Spring 2005 Course Description

Seminar on Topics in Public Policy

Section Title: Criminal Justice Policy: Corrections and Sentencing
Instructor(s): Michele Deitch
Course: P A 388K - Seminar on Topics in Public Policy
Unique Number: 62766
Day & Time: Mondays, 2:00 PM - 5:00 PM
Room: SRH 3.108
Waitlist Information:For LBJ Students: UT Waitlist Information
Notes: same as LAW 397S, SOC 396N

Description: Few policy issues have had as big an impact on the Texas political or social landscape as criminal justice, and fewer still have such a hold on the popular imagination. Yet informed debate that takes into account the financial and social costs of our state?s incarceration policies is rare. Time and again, public officials at all levels and in all branches of government find themselves confronting the thorny problems presented by the policy choices the state has made in the criminal justice arena.

This course will force us to go beyond the simplistic debates between ?tough on crime? and ?soft on crime? rhetoric, and confront the hard policy questions that mirror the daily challenges faced by policy-makers and public officials. For example, how should local leaders respond to an overcrowded jail? How can legislators protect the public from hardened criminals while facing immense budget shortfalls? Should the state or counties bear the financial burden presented by tough local sentencing practices? Should any limits be placed on judicial or prosecutorial discretion? To what degree should public officials take into account the impact of the state?s sentencing practices on minority communities and families? When is it appropriate for a court to intervene to improve prison or jail conditions? How can a prison agency be managed effectively when it is operating under court orders? Who are the stakeholders that should play a role in criminal justice policy-decision-making at the state or local level?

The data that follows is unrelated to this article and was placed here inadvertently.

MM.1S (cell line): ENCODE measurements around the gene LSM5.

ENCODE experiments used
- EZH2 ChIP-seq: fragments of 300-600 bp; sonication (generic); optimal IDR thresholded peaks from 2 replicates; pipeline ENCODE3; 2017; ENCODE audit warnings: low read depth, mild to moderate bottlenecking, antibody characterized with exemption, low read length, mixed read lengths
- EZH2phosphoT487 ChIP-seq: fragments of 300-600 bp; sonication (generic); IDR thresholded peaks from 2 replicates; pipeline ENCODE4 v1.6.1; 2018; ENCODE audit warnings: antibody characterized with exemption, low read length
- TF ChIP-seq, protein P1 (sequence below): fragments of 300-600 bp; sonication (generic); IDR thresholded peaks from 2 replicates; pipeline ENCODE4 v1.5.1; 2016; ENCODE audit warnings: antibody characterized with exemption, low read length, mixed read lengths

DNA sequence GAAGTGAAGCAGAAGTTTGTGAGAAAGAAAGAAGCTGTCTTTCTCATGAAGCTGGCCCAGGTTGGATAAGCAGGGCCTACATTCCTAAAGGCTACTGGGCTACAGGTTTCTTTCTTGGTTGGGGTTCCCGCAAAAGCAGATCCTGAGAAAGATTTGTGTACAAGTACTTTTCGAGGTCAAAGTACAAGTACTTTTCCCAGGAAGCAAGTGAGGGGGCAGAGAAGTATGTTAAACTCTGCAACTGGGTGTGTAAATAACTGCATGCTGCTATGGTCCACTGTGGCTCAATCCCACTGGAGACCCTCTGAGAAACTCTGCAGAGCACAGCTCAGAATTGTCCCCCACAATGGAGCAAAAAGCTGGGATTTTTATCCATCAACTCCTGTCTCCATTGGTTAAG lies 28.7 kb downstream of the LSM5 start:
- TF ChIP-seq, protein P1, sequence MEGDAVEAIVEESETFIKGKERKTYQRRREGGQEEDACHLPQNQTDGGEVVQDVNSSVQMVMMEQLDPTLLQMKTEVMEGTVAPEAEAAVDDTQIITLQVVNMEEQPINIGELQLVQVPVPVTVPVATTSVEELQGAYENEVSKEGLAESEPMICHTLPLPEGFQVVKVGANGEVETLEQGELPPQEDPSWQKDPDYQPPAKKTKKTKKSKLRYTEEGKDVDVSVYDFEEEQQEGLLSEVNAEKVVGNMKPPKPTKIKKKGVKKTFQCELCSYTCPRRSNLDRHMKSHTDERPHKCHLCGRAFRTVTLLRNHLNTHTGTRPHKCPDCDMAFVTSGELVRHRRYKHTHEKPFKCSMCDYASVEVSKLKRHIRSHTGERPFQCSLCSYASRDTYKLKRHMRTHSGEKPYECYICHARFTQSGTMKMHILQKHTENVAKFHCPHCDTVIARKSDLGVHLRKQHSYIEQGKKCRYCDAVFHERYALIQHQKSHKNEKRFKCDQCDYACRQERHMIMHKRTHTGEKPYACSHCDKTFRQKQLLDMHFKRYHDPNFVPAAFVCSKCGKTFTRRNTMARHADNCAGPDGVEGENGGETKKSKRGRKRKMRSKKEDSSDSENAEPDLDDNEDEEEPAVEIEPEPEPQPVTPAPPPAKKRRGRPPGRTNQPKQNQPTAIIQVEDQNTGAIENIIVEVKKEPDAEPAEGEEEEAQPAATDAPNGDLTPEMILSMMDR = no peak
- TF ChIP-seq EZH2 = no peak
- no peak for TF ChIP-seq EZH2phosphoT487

Although the course will be focused on Texas? criminal justice policies and practices, we will often refer to the experiences of other states and other countries to examine a range of practices in this field and to explore alternative options for developing policy.

Goals: The goals of the course are to help students begin to appreciate the complexity of these issues; understand how both good and bad policies are developed; understand the financial and social costs of criminal justice policy decisions, recognize the extent to which criminal justice issues have an impact on almost every aspect of government; and explore the relationship between law, constitutional requirements, the administration of justice, and public policy.

Course Materials: Each topic will be examined critically through a wide range of readings, including empirical studies, essays, books, statutes and legal cases, and official reports. The reading load can be heavy at times. We will also try to arrange a visit to a jail or prison to help ground our discussion. (This ?view from the inside? is a highlight of the course.) Finally, we will aim to have some guest speakers, including a judge, a district attorney, a sheriff, and a prison agency official, all of whom have been deeply involved in policy-making in this area.

Course Requirements: This seminar is dependent upon an informed and lively discussion. Students are expected to attend all classes, do all the reading, and come to class with thoughtful comments or questions about their reading assignments. Class participation is critical and will be considered in grading. There will be two short projects intended to be both fun and practical (a policy memo and an Op-Ed piece) that touch directly on the subjects covered in the class, one research paper (20-25 pages) on a topic of the student's choice, and an oral presentation about the research topic.

Return to Spring 2005 Course Schedule